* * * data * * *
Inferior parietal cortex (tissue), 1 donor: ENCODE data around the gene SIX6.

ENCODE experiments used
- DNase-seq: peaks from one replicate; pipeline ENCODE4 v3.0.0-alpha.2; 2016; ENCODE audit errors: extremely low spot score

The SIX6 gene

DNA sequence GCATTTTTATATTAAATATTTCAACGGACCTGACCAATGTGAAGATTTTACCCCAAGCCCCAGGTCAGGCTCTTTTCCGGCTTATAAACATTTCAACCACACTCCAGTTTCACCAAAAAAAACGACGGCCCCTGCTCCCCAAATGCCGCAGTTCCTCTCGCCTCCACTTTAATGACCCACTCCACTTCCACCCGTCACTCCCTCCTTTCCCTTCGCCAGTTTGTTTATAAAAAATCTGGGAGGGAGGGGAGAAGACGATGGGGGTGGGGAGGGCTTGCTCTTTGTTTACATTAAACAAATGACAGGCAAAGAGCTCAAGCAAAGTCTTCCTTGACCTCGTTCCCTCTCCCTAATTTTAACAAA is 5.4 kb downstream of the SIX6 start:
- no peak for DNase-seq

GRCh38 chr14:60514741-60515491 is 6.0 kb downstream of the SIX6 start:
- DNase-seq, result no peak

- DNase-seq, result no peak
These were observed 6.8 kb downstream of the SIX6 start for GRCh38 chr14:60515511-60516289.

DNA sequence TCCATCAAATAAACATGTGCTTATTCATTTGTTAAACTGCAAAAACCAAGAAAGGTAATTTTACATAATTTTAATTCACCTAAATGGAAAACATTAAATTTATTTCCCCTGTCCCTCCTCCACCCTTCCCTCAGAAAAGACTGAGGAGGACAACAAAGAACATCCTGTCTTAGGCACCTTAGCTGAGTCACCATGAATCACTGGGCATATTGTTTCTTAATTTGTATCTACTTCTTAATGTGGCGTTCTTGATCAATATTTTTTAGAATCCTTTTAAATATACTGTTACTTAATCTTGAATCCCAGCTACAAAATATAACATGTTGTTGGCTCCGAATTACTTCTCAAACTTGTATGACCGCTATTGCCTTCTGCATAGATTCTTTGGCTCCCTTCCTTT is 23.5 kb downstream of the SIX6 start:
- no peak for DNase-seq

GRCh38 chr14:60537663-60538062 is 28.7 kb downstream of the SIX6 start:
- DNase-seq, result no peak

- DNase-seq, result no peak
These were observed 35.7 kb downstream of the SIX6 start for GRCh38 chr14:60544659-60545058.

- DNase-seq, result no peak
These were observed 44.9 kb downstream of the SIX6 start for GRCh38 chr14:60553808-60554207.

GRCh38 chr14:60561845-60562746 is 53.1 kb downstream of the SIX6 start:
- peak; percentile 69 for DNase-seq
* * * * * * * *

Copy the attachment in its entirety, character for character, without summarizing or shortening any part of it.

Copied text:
Inferior parietal cortex (tissue), 1 donor: ENCODE data around the gene SIX6.

ENCODE experiments used
- DNase-seq: peaks from one replicate; pipeline ENCODE4 v3.0.0-alpha.2; 2016; ENCODE audit errors: extremely low spot score

The SIX6 gene

DNA sequence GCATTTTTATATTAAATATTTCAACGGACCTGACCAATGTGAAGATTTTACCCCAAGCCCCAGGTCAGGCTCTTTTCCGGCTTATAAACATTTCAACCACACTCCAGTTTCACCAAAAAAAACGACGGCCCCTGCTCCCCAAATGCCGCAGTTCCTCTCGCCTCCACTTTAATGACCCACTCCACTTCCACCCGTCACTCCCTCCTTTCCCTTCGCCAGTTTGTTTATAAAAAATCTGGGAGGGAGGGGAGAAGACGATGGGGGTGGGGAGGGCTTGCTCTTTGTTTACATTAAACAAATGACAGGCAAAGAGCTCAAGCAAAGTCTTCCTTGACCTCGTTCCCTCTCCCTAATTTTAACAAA is 5.4 kb downstream of the SIX6 start:
- no peak for DNase-seq

GRCh38 chr14:60514741-60515491 is 6.0 kb downstream of the SIX6 start:
- DNase-seq, result no peak

- DNase-seq, result no peak
These were observed 6.8 kb downstream of the SIX6 start for GRCh38 chr14:60515511-60516289.

DNA sequence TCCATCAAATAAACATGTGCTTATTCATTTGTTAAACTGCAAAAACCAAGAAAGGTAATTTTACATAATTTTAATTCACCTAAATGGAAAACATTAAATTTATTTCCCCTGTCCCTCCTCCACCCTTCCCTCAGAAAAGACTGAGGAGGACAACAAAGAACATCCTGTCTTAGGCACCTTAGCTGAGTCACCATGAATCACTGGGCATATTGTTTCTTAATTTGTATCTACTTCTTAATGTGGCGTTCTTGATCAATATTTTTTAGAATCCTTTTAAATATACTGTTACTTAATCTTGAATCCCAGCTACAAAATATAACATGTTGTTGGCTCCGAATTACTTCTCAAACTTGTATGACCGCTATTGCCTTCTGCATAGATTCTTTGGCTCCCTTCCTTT is 23.5 kb downstream of the SIX6 start:
- no peak for DNase-seq

GRCh38 chr14:60537663-60538062 is 28.7 kb downstream of the SIX6 start:
- DNase-seq, result no peak

- DNase-seq, result no peak
These were observed 35.7 kb downstream of the SIX6 start for GRCh38 chr14:60544659-60545058.

- DNase-seq, result no peak
These were observed 44.9 kb downstream of the SIX6 start for GRCh38 chr14:60553808-60554207.

GRCh38 chr14:60561845-60562746 is 53.1 kb downstream of the SIX6 start:
- peak; percentile 69 for DNase-seq